Mumbai: The government will not seek any relaxation in listing norms from the capital markets regulator Securities and Exchange Board of India (Sebi) so as to avoid any delay in its divestment plan for state-owned firms.
Top government officials told Mint that the government doesn’t require any special exemption from Sebi as the department of public enterprises (DPE) and the ministries concerned have expedited the process of recruiting independent directors for the state-owned firms for which public offerings have been scheduled this year.
Under clause 49 of the listing norms, the number of independent directors in a firm should be at least one-third of the board if it has a non-executive chairman, and not less than 50% if the chairman has executive powers. Most government-owned firms do not conform to this norm, but are in the process of filling up the vacancies fast as they do not want to miss the opportunity to tap the market. There has been speculation that the government could approach Sebi for relaxing the rule in order to meet its target in terms of the money it expects to raise from disinvestment this year.
“We don’t require any special relaxation from Sebi for companies that are scheduled to float public issues this year. There will be no delay in our divestment plans,” said Sumit Bose, secretary, disinvestment ministry.
According to him, state-owned companies in which the government planned to sell some of its stake this year, and the ones which did not have the required number of independent directors, are now filling up the vacancies with the help of DPE and the ministries concerned.
“Things are running as per schedule, and we can expect the public offering of Engineers India Ltd (EIL) by the end of this month,” he added.
Hindustan Copper Ltd will complete the process of hiring book-running lead managers next week while Coal India Ltd (CIL) is getting ready for its initial public offering. The initial share sales in all three firms are planned during the current quarter ending September.
“We are asking the companies to fill up the vacancies as soon as possible. For those companies who have announced their plans to tap the market, the process should be faster,” said a DPE official who did not want to be identified.
To speed up the process, DPE currently has a database of 86 chief executives, 89 professors and academicians, 104 retired government executives, and 80 chartered accounts and cost accountants who can be tapped for directorships. Instead of searching for independent directors on their own, state-owned companies can choose from this database.
Under normal circumstances, the selection process for such directors in state-owned firms is a long-drawn-out one. Typically, a company looking for an independent director sends a notice to the concerned ministry first, which forwards it to a government-appointed search committee consisting of the chairman of the Public Enterprises Selection Board (PESB), the secretary of DPE, the secretary of the administrative ministry, the CEO of the concerned firm and non-official members.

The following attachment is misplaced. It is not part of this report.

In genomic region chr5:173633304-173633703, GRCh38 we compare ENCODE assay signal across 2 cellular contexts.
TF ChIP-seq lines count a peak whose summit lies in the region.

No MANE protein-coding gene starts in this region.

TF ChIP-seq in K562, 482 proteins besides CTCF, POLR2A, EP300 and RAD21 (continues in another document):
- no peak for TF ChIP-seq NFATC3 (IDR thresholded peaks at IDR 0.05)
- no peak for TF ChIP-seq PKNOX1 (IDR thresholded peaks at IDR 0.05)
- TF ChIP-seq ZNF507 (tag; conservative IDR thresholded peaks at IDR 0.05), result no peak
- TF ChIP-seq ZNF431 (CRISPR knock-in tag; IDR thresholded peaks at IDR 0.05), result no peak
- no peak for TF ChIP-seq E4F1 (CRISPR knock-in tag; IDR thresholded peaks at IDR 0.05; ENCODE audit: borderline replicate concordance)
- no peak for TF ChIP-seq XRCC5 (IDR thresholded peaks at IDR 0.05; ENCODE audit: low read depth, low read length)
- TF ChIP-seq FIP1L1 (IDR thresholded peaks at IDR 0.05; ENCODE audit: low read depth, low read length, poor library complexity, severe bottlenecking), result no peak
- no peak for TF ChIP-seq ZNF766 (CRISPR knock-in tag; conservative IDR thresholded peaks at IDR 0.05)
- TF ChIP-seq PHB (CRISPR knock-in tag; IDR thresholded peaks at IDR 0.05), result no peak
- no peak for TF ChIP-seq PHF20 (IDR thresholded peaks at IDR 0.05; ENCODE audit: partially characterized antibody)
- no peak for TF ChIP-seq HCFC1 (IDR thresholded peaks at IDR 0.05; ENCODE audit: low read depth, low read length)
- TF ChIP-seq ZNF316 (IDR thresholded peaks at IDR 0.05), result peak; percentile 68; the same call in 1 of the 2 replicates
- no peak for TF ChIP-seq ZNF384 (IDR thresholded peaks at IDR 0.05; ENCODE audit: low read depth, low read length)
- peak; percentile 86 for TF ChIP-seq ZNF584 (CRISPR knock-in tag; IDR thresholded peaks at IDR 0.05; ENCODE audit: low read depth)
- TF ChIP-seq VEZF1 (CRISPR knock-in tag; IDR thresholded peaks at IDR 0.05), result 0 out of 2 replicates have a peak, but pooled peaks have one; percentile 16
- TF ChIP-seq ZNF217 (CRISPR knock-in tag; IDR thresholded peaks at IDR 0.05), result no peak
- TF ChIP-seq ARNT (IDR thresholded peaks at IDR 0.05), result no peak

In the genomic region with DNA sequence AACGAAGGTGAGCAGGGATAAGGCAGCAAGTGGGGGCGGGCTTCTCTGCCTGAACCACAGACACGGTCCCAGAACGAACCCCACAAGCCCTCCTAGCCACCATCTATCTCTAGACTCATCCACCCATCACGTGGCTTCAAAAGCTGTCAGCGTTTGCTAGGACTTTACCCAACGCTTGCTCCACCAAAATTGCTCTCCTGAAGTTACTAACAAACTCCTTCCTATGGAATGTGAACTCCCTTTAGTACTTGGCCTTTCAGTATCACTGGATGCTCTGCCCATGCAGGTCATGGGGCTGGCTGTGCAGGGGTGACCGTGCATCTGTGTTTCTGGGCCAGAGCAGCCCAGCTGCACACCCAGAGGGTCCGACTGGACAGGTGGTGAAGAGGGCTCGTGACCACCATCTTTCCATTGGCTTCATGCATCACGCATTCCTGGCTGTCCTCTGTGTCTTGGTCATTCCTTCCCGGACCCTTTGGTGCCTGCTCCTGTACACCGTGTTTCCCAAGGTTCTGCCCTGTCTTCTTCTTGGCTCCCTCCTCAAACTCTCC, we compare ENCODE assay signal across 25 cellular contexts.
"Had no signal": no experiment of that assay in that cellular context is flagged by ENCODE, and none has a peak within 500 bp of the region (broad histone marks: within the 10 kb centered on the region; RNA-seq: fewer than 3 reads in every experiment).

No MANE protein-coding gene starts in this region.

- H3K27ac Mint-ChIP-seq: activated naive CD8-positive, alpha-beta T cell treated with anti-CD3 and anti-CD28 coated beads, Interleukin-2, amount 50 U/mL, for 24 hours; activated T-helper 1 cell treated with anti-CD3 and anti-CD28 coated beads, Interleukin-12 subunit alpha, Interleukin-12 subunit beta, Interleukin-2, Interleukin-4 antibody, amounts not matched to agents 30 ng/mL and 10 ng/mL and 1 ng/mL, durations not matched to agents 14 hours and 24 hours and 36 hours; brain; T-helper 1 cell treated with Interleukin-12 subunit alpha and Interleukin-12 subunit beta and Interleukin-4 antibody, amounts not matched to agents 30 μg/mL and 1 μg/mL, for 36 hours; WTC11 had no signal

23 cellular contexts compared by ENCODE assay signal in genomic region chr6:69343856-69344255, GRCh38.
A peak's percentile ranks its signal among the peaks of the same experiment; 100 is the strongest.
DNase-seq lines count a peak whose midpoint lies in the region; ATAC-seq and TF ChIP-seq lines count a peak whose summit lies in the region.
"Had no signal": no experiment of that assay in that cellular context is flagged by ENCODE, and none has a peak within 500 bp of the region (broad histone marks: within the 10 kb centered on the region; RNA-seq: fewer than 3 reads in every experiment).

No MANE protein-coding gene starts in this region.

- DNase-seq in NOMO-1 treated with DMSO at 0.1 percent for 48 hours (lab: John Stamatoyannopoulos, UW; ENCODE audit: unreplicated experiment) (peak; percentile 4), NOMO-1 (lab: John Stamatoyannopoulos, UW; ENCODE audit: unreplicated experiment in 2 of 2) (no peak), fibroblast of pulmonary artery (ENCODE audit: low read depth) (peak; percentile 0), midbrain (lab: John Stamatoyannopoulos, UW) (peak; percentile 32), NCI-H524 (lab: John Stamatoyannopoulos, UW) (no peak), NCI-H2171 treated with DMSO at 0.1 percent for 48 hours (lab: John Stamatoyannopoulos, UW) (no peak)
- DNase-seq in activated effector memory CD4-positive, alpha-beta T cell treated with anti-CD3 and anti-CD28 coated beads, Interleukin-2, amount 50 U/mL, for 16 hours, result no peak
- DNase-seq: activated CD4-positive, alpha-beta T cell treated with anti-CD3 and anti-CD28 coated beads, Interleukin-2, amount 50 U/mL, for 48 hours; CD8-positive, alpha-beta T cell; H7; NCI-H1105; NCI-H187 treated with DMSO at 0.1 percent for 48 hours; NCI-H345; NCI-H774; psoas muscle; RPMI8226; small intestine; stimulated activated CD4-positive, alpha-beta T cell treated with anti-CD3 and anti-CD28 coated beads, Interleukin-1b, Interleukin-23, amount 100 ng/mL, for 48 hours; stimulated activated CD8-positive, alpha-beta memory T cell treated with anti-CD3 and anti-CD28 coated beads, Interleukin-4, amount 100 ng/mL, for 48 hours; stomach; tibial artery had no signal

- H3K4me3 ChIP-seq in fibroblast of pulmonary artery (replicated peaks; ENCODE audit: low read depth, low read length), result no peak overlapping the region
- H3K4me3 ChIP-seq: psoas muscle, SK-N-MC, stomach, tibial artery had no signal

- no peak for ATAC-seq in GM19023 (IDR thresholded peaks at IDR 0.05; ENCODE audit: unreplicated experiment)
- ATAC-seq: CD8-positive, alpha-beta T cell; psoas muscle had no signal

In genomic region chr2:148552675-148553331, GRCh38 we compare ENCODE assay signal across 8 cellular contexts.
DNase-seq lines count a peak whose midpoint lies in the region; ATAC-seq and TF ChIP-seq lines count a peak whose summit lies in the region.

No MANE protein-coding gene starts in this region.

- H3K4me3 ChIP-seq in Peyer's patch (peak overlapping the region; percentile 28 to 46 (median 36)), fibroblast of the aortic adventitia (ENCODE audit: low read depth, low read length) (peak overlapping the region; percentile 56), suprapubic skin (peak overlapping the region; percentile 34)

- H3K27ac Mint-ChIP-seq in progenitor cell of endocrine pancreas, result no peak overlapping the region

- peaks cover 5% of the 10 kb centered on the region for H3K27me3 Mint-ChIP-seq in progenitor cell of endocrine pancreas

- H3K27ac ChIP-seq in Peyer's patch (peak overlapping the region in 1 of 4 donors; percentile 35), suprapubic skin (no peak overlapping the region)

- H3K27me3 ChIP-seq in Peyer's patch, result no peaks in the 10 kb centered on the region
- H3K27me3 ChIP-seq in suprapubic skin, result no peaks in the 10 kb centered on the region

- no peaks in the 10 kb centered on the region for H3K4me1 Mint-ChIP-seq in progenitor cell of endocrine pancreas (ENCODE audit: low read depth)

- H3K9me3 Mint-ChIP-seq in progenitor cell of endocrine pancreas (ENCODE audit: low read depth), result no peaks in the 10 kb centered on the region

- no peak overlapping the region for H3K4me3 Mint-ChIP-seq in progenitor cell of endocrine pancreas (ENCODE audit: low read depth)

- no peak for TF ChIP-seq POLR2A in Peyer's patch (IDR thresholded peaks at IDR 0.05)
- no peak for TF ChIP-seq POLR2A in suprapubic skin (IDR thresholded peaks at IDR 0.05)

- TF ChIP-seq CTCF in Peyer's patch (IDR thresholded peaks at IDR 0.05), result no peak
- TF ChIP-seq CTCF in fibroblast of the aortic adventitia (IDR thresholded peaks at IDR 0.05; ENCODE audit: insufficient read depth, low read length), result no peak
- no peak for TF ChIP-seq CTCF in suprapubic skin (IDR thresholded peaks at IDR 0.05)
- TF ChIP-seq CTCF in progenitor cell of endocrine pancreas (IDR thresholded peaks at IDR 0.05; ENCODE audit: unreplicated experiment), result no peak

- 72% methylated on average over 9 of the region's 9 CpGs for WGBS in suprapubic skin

Between 2006 and 2008, the search committee and PESB recommended names of 387 persons for appointment as independent directors.
Another 67 names were added to the list in the first 10 months of 2009.
According to Prithvi Haldea, chairman and managing director of Prime Database, a Delhi-based primary market tracker, the power to appoint independent directors should be delegated to boards of individual companies. “This will make the process faster and efficient,” he said.
Haldea pointed out how the delay in appointment of directors delayed the public floats of Oil India Ltd and NHPC Ltd last year. “Such delays could lead to the issues missing an appropriate time to list when the market cues are positive. Sebi insists on compliance of clause 49 only at the times of raising capital. It should be made a continuous requirement,” he added.
The government wants to raise Rs40,000 crore by selling part of its stake in state-owned firms in the current fiscal—the biggest and most ambitious target in the history of the disinvestment programme that started in 1992.
After SJVN Ltd’s Rs1,079 crore issue, EIL was expected to enter the market with a Rs1,100 crore public issue in June, but the issue has been delayed due to inadequate number of independent directors on its board.
The EIL issue will be followed by that of CIL, the largest ever float in the Indian capital market. Hindustan Copper, Steel Authority of India Ltd, Power Grid Corp. of India Ltd and Indian Oil Corp. Ltd have got the cabinet’s approval for public issues this year.
An individual aged between 45 and 65 years is eligible to become an independent director if the person holds a graduate degree from a recognized university and has a proven track record from industry, business or agriculture. These persons should have experience as a chairman and managing director or a managing director in the private or public sector, a professor in an academic institution, or as a chartered accountant.
Persons having experience of at least 10 years at the level of joint secretary and above in the government can also be considered for the post of an independent director.
There are three kinds of directors on the boards of Central public sector enterprises— functional, nominee and independent directors. According to DPE, the number of functional directors (including chairman and managing director) should not exceed 50% of the actual strength of the board, and the number of nominee directors appointed by the government is restricted to a maximum of two.
There are around 250 Central government-owned enterprises and a majority of these firms are profitable. The government intends to grant more autonomy to large public sector enterprises on condition that their boards are professionalized by inducting adequate number of independent directors.